Re: Dbyates on CA Charter Schools

Dale R. Reed (dale-reed@postoffice.worldnet.att.net)
Sun, 02 Feb 1997 08:50:22 -0800

KleinCon@aol.com wrote:
>
> In a message dated 97-02-01 16:48:30 EST, Marge wrote:
>
> (In discussing whether or not democratic schools can be charter schools
> because of requirements placed on charter schools:) "Implicit in the notions
> of "outcomes" and "measurements" is testing; testing has to have a basis;
> does this not almost certainly imply a "curriculum"? "
>
> Not necessarily. The Highland School has been administering standardized
> tests as a condition of their approval to operate as a legal alternative to
>
<snip>

On the subject of testing it is a fact of life that humans must learn
how to take written tests. It is not a skill that we are born with and
little children all on their own are not likely to know how important it
will be to their future happiness. I had to take written tests to gain
my ham radio license, another one to get my drivers license, thousands
of them at the University, there are hundreds of testes to become
licensed and certificated into State regulated professions. I don't
like it but new tests are being added faster than they are removed.

Even though one knows the FCC laws backwards and forwards, understands
the effects of the solar wind on the ionosphere hence being able to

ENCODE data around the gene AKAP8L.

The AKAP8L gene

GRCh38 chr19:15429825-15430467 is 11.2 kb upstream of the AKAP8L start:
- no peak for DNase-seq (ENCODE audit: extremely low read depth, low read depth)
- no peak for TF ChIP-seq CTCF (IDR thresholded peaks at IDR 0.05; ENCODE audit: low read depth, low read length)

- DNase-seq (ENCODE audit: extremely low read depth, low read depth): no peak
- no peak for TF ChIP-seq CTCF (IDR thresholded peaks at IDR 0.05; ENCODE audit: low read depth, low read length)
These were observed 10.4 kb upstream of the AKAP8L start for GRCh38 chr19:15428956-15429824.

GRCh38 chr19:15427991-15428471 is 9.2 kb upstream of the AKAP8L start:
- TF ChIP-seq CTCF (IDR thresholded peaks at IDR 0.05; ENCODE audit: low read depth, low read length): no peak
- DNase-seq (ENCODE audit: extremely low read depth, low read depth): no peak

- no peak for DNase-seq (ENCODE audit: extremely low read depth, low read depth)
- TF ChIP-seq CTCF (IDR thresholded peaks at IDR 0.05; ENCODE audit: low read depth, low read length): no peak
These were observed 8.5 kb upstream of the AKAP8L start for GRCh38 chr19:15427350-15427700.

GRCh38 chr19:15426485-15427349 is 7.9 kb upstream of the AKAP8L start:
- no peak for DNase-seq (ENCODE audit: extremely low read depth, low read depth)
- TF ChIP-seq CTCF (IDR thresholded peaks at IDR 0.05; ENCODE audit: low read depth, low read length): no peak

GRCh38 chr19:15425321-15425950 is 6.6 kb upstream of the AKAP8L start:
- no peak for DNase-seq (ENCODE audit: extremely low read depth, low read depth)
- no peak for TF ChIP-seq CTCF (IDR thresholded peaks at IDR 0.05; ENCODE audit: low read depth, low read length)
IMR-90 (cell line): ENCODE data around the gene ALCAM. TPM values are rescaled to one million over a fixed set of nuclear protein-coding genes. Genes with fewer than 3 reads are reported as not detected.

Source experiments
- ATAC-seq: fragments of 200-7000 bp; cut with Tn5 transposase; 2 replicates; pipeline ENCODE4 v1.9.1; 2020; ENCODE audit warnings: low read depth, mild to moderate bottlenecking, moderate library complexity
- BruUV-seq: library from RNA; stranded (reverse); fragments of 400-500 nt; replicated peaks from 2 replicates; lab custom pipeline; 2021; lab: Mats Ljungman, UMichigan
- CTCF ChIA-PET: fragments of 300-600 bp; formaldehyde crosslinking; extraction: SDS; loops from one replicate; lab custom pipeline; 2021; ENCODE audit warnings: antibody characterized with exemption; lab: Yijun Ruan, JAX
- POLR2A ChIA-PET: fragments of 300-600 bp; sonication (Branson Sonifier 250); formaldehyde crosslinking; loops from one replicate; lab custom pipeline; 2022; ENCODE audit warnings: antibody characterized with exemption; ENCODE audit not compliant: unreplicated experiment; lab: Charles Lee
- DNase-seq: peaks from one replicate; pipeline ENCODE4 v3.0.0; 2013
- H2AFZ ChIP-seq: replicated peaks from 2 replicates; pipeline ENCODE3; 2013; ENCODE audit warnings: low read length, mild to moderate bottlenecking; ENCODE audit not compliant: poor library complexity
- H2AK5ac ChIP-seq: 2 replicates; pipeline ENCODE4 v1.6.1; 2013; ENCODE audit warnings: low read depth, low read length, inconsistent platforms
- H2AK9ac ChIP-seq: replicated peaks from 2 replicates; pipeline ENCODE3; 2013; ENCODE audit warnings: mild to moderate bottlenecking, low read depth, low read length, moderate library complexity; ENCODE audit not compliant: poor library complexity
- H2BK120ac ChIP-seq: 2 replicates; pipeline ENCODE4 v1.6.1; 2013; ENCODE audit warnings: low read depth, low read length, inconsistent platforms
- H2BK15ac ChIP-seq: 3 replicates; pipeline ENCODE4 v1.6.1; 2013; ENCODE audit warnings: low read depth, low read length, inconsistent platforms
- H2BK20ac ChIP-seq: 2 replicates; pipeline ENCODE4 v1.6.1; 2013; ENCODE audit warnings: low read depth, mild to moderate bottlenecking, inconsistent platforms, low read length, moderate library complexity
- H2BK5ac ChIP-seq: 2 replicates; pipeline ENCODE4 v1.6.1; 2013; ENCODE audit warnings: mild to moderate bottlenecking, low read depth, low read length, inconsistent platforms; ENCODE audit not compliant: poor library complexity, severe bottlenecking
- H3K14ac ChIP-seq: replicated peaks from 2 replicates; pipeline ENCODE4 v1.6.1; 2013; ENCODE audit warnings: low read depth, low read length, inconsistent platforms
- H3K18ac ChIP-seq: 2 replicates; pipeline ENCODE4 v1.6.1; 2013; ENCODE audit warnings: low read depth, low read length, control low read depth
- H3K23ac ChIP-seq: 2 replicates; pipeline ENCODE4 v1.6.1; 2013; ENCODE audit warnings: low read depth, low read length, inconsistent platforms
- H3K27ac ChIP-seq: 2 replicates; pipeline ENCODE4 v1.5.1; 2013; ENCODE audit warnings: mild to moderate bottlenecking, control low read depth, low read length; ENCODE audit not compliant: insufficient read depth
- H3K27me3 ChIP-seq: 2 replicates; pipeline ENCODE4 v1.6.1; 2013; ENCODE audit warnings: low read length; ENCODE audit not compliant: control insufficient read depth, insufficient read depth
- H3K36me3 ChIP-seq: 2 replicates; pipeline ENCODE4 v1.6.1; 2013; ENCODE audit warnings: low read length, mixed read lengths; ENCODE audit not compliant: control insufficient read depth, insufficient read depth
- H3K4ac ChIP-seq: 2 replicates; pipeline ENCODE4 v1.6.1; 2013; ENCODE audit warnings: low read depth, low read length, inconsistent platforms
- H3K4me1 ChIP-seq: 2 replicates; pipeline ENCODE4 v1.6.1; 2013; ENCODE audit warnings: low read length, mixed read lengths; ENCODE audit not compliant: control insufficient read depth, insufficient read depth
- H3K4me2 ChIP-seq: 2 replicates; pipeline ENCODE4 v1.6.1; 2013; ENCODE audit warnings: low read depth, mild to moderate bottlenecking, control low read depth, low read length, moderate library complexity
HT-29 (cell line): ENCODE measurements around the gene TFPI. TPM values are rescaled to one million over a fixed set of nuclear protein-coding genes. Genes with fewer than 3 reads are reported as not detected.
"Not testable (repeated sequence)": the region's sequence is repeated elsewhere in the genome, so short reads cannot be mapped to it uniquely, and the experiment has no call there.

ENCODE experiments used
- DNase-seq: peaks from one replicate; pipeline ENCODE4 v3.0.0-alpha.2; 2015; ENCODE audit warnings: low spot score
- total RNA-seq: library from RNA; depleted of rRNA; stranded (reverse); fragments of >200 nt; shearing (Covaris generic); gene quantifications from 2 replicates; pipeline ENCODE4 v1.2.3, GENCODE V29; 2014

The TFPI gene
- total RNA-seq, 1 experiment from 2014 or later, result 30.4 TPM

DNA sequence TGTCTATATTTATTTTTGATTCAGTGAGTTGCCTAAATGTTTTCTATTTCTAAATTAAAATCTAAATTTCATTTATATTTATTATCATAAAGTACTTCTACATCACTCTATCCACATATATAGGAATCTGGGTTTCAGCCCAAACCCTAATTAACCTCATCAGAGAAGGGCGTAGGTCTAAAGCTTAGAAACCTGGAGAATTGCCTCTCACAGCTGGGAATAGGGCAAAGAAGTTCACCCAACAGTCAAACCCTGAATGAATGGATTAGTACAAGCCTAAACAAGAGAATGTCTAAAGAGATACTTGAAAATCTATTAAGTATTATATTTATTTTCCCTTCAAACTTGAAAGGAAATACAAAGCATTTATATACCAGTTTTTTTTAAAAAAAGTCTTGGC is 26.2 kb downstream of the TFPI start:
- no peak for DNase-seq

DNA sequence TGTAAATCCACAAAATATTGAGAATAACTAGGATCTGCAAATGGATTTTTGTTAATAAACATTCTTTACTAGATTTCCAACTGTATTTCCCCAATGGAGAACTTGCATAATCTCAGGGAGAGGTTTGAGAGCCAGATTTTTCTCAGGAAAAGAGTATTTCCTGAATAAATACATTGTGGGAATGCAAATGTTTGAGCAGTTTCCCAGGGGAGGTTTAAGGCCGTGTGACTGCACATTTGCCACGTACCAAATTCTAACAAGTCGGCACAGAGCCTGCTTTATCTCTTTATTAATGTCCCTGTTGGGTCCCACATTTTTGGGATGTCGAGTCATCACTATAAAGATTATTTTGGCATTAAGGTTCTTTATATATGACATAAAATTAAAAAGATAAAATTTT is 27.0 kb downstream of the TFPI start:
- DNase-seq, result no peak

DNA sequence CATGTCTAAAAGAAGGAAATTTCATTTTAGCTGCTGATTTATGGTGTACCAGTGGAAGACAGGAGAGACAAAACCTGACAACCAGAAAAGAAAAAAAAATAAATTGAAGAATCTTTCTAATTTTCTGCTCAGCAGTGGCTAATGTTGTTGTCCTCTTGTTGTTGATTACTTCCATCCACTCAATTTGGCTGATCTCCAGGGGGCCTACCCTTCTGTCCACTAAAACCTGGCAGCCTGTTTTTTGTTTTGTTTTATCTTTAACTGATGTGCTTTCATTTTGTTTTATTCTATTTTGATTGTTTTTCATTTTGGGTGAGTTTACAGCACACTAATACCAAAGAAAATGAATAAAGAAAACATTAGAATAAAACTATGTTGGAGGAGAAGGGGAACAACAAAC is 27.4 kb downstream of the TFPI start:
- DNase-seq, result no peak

better predict which frequency will work best at what time of day and
can send and receive Morse code at amazing speeds, if the prospective
candidate freezes up during testing they cannot legally operate an
Amateur Radio Station.

In the modern world young adults and older ones must demonstrate their
abilities via written tests and I think the skill of taking tests can be
learned best by taking lots of tests with possibly some helpful
advice(teaching) by a accomplished test taker.

Then there is the threat of presently being developed and instituted (in
all or at least most states as far as I can determine) Goals 2000
testing and the Certificates of Mastery and . . . . . I don't even want
to think about it!

I do think the tests will become more realistic in the future actually
determining whether the individual can do the job. I think there will
be a increasing use of virtual reality and maybe even the injection of
drugs to bring the worker up to speed but that is even further into the
future.

Of course how one gains the knowledge can vary. Some tests may be best
dealt with by using a curriculum and some not. Depends.

I am sure that at a SVS school if a student wants the staff to follow a
curriculum the staff would oblige. For example if the majority or even
one student wants an Algebra I class using a Saxon text book I would
expect that is what will happen. I know this has happened in the past
for I have read about it in the SVS literature.

Of course its possible that some of you do not consider a textbook a
curriculum. Maybe I do not know what you are talking about. Wouldn't
be the first time. Dale